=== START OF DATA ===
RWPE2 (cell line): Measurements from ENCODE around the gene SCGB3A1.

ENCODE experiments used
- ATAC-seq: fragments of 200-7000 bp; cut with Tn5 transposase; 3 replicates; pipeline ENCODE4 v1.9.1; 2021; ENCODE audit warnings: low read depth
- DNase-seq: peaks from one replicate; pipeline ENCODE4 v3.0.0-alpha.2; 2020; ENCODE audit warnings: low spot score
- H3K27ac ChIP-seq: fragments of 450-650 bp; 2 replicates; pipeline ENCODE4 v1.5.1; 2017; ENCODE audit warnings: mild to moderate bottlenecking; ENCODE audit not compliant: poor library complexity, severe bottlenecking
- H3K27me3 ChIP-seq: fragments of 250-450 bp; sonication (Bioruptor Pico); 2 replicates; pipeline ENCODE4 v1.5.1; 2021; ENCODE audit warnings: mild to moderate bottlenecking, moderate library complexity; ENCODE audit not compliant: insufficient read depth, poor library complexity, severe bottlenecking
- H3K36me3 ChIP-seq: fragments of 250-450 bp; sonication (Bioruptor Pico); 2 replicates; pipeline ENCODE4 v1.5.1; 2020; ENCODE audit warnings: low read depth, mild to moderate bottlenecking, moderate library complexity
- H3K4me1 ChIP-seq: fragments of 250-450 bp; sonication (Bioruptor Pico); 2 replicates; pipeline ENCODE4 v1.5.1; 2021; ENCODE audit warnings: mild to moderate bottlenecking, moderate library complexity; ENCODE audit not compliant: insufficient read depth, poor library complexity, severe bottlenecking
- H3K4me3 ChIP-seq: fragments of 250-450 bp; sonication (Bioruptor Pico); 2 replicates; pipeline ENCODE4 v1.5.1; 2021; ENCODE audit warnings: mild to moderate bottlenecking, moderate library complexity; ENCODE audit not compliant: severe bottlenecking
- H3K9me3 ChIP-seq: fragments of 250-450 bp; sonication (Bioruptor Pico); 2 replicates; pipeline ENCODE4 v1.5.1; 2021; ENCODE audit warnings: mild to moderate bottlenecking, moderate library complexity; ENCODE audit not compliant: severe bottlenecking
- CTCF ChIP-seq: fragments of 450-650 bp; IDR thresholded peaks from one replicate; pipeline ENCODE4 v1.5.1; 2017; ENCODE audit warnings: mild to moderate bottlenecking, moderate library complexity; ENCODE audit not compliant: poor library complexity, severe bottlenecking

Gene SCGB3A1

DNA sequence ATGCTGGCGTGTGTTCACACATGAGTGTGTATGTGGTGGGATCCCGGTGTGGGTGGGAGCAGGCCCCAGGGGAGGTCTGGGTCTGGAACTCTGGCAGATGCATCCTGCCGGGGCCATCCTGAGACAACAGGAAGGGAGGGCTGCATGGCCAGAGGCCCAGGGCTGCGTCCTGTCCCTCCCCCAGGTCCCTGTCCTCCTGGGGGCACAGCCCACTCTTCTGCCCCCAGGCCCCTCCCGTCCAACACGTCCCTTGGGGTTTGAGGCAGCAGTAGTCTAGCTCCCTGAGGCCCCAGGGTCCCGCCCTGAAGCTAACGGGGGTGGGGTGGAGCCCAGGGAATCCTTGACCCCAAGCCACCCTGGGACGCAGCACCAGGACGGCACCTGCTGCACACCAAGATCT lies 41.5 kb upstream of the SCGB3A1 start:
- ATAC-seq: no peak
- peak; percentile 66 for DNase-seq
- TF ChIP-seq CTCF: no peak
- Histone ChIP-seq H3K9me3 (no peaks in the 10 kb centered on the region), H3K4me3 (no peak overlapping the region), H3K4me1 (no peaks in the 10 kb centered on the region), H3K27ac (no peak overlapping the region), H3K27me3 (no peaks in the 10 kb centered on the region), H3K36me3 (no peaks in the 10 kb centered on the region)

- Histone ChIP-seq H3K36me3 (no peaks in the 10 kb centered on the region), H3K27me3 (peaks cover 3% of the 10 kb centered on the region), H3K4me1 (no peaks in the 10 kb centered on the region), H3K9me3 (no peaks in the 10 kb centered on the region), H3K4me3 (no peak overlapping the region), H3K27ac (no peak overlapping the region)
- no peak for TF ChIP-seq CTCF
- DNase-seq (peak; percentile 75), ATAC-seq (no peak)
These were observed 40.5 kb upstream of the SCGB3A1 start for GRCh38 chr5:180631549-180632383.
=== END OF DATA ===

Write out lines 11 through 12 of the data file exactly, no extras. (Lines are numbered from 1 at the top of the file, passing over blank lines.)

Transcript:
- CTCF ChIP-seq: fragments of 450-650 bp; IDR thresholded peaks from one replicate; pipeline ENCODE4 v1.5.1; 2017; ENCODE audit warnings: mild to moderate bottlenecking, moderate library complexity; ENCODE audit not compliant: poor library complexity, severe bottlenecking

Gene SCGB3A1